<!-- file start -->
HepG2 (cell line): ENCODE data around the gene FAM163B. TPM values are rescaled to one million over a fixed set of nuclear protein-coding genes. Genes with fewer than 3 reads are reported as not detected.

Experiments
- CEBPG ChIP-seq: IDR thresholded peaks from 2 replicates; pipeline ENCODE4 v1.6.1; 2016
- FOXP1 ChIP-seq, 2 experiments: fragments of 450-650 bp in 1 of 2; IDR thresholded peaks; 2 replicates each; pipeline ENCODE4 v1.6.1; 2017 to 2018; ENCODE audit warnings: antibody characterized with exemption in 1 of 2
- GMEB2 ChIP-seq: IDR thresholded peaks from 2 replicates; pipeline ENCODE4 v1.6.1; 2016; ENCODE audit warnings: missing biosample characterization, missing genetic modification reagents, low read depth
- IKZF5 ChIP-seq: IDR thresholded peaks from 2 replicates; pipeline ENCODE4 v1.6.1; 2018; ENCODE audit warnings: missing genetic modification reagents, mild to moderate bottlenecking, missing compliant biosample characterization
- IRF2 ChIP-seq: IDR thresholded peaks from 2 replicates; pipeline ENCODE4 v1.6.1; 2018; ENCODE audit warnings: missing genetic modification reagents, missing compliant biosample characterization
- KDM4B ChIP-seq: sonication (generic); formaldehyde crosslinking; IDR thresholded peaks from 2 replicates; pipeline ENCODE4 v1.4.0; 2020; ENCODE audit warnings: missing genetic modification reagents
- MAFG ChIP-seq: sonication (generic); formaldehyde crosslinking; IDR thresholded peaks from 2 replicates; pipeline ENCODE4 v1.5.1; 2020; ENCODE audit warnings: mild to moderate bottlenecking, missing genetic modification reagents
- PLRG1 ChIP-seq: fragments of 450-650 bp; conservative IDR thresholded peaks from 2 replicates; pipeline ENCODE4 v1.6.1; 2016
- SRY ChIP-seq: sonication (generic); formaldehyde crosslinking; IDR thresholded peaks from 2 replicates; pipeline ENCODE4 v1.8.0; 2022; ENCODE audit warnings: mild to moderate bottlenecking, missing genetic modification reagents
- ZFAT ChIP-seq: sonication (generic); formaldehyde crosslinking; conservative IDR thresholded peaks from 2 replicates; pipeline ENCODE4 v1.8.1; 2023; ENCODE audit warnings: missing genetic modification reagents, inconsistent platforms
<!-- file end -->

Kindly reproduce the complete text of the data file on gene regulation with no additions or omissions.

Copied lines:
HepG2 (cell line): ENCODE data around the gene FAM163B. TPM values are rescaled to one million over a fixed set of nuclear protein-coding genes. Genes with fewer than 3 reads are reported as not detected.

Experiments
- CEBPG ChIP-seq: IDR thresholded peaks from 2 replicates; pipeline ENCODE4 v1.6.1; 2016
- FOXP1 ChIP-seq, 2 experiments: fragments of 450-650 bp in 1 of 2; IDR thresholded peaks; 2 replicates each; pipeline ENCODE4 v1.6.1; 2017 to 2018; ENCODE audit warnings: antibody characterized with exemption in 1 of 2
- GMEB2 ChIP-seq: IDR thresholded peaks from 2 replicates; pipeline ENCODE4 v1.6.1; 2016; ENCODE audit warnings: missing biosample characterization, missing genetic modification reagents, low read depth
- IKZF5 ChIP-seq: IDR thresholded peaks from 2 replicates; pipeline ENCODE4 v1.6.1; 2018; ENCODE audit warnings: missing genetic modification reagents, mild to moderate bottlenecking, missing compliant biosample characterization
- IRF2 ChIP-seq: IDR thresholded peaks from 2 replicates; pipeline ENCODE4 v1.6.1; 2018; ENCODE audit warnings: missing genetic modification reagents, missing compliant biosample characterization
- KDM4B ChIP-seq: sonication (generic); formaldehyde crosslinking; IDR thresholded peaks from 2 replicates; pipeline ENCODE4 v1.4.0; 2020; ENCODE audit warnings: missing genetic modification reagents
- MAFG ChIP-seq: sonication (generic); formaldehyde crosslinking; IDR thresholded peaks from 2 replicates; pipeline ENCODE4 v1.5.1; 2020; ENCODE audit warnings: mild to moderate bottlenecking, missing genetic modification reagents
- PLRG1 ChIP-seq: fragments of 450-650 bp; conservative IDR thresholded peaks from 2 replicates; pipeline ENCODE4 v1.6.1; 2016
- SRY ChIP-seq: sonication (generic); formaldehyde crosslinking; IDR thresholded peaks from 2 replicates; pipeline ENCODE4 v1.8.0; 2022; ENCODE audit warnings: mild to moderate bottlenecking, missing genetic modification reagents
- ZFAT ChIP-seq: sonication (generic); formaldehyde crosslinking; conservative IDR thresholded peaks from 2 replicates; pipeline ENCODE4 v1.8.1; 2023; ENCODE audit warnings: missing genetic modification reagents, inconsistent platforms